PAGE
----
The Alliance for Camphill is a campaigning organisation. We fight for the rights of people with learning disabilities, for their right to choose where and how they live and for social justice without which the first two are not possible.
We are also strictly non-party political. But we are concerned that the debate and therefore the policy that impacts on those we campaign for has fallen foul to political bromide: that you cannot be a socially conscious and a Tory at the same time or that only a socialist government has the answers to the crisis in our care system.
For the record we do not believe that a person’s political beliefs (by and large) tell us much about them as human beings. Some issues transcend party politics: one of these is what it means to be disabled, what kind of life you want and how society and the state can help support you.
Indeed when politicians of all parties come together to examine such issues in all-party parliamentary select committees good sense often prevails.
But we find it hard to understand how, collectively, this government and this generation of Tories can ignore not just the very real suffering caused by the politics of relentless austerity but welfare ‘reforms’ that might have been designed to deepen the gaping inequalities which make Britain such an un-level playing field. People slip off the edge into a bottomless chasm from which some never return.
The pioneering post-war Welfare State conceived by William Beverage, one of the great universal social landmarks of the 20th century is being dismantled piecemeal and sold off to the private sector.
The companies that now compete for this ‘market’ are inevitably devoid of the necessary public service ethos. Their priority is shareholder value. Care has become a commodity like any other.
Competitive tendering for delivering care to people with learning disabilities and others is subject to the pull of market forces which is why the roll-out of Personal Independence Payment (PIP) and Universal Credit (UC) policies is a disaster.
‘Outcomes’ that appears efficient on a balance sheet or a parliamentary response rarely reflect the humane solutions needed to deal with complex issues.
There is a toxic view at the heart of current Tory policies that society can be divided into strivers and scroungers. Benefit Street is a parody of that dismal belief. It’s a Trumpian view of the world.
These inequalities, this disregard for people’s basic human rights: to a home, to equal opportunity, to the means by which they can live a basic, decent life without the fear of ending up on the streets or falling back on food banks and the mercy of a dysfunctional benefits system or the charity of friends, this Scrooge-like view – if you’ll forgive the festive cliche- will come back to bite us.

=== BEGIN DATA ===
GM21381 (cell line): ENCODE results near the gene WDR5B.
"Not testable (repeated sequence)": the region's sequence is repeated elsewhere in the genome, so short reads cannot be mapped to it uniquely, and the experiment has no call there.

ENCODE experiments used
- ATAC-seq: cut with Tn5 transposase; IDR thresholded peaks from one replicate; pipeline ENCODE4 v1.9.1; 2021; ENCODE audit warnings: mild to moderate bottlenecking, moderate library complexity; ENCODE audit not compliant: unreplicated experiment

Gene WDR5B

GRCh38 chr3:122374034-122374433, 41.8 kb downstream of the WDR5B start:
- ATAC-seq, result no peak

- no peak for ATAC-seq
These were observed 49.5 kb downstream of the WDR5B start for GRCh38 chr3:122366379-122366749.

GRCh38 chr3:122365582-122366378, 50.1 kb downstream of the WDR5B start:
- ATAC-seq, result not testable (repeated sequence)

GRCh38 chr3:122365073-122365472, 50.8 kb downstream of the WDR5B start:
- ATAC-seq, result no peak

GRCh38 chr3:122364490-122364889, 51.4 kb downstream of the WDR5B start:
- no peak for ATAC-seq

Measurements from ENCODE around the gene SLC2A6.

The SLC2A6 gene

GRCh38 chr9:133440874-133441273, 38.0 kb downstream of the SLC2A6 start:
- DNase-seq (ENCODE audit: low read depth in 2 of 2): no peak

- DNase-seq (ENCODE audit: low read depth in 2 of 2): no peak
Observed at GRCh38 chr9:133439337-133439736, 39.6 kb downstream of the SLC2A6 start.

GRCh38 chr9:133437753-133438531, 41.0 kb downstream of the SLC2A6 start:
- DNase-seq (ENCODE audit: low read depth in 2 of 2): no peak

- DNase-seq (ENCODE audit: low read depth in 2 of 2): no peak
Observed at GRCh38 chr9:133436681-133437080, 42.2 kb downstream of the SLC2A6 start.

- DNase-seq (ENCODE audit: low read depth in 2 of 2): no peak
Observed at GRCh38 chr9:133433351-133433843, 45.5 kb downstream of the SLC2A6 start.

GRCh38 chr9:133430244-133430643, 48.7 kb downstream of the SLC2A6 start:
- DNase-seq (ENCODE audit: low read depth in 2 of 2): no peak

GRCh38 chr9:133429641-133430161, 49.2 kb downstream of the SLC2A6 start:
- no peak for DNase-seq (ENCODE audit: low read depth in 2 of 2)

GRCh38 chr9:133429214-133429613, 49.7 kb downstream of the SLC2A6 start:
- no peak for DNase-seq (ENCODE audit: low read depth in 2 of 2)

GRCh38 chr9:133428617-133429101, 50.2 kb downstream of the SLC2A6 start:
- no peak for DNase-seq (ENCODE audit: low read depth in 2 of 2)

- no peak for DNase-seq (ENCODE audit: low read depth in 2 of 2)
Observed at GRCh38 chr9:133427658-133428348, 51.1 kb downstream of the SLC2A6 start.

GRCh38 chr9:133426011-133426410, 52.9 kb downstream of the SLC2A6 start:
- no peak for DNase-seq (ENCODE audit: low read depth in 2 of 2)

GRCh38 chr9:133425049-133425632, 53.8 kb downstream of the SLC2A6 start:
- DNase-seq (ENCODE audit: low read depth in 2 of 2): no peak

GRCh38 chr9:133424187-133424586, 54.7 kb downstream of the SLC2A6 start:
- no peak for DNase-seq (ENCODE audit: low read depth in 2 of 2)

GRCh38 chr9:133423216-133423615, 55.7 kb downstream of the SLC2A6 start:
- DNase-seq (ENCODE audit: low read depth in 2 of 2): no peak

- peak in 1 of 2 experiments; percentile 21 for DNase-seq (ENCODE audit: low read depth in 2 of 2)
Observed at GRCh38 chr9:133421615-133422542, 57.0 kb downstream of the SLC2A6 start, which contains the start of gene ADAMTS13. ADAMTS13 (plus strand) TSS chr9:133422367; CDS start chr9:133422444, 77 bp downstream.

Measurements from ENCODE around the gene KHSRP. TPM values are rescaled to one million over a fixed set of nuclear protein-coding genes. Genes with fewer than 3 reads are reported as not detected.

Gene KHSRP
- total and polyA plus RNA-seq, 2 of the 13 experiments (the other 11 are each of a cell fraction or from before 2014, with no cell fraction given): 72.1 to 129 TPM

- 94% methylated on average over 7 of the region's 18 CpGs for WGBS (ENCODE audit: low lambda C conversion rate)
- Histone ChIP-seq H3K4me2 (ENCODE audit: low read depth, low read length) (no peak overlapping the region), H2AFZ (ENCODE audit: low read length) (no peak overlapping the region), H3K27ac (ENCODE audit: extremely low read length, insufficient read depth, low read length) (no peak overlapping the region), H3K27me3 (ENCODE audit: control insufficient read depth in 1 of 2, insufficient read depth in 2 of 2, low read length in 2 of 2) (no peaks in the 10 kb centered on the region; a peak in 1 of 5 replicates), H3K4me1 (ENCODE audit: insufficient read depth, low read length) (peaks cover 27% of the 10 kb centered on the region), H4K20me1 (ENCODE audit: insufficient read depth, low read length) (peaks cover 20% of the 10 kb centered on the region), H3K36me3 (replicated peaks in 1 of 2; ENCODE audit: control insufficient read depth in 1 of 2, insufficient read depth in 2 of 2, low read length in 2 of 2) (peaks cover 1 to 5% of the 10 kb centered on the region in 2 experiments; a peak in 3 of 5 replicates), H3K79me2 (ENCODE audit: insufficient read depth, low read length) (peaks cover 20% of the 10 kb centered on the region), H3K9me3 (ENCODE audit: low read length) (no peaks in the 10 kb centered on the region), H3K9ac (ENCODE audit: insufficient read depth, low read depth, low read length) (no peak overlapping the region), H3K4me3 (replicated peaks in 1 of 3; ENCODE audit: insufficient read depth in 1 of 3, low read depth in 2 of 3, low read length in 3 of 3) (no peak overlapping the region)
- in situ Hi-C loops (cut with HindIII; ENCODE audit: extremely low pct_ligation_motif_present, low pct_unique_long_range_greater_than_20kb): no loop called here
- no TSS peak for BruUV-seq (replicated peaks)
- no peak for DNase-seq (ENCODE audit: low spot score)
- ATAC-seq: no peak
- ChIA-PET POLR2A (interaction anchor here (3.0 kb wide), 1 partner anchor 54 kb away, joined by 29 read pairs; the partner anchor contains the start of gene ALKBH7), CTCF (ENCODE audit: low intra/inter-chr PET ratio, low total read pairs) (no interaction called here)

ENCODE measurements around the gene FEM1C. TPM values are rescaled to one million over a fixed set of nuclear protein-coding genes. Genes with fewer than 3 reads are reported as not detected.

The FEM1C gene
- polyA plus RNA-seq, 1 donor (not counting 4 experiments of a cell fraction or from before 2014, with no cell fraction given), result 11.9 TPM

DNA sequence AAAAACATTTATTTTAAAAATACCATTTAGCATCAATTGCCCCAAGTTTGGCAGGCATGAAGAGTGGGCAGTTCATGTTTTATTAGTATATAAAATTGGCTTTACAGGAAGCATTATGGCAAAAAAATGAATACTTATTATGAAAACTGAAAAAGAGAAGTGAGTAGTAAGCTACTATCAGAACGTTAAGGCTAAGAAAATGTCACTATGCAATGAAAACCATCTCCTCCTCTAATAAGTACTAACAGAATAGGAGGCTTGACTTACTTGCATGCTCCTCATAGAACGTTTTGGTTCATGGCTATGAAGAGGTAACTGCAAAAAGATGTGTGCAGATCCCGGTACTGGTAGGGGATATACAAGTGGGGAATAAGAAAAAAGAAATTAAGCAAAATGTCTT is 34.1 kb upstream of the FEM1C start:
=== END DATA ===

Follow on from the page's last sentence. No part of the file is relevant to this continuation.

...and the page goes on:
The ethos and the values of a committed Camphill community is that we are born equal, that love and friendship are the heart of community, that we depend on each other and that we each deserve a chance to make the best of ourselves through meaningful work and the right support. There are choices to be made. The state can’t pay for everything The job of government is not to shower us with helicopter money – as they did the bankers who unleashed a decade of austerity through their greed and incompetence encouraged by reckless cross-party deregulation of the financial sector.
Throwing money at a problem doesn’t necessarily solve it which is why Labour needs a coherent disability strategy beyond the easy slogan “Nothing about you without you”
But nor is it to treat people with learning disabilities as deserving (or undeserving) charity cases. As the Guardian implies in the piece ( see link below) social justice is not the same a philanthropy.
It is to provide a safe, humane and considered economic and social environment that treats care not as a commodity but as a basic right; and people as citizens with equal rights.
This Theresa May’s government has signally failed to do.
The Alliance will continue to fight for such a world.
We wish you all a very happy Christmas and a New Year and thank you for your fantastic support. Together we can make a difference.
Alain Catzeflis Alliance for Camphill Steering Group
The Guardian: Government’s Marie Antoinette view of universal credit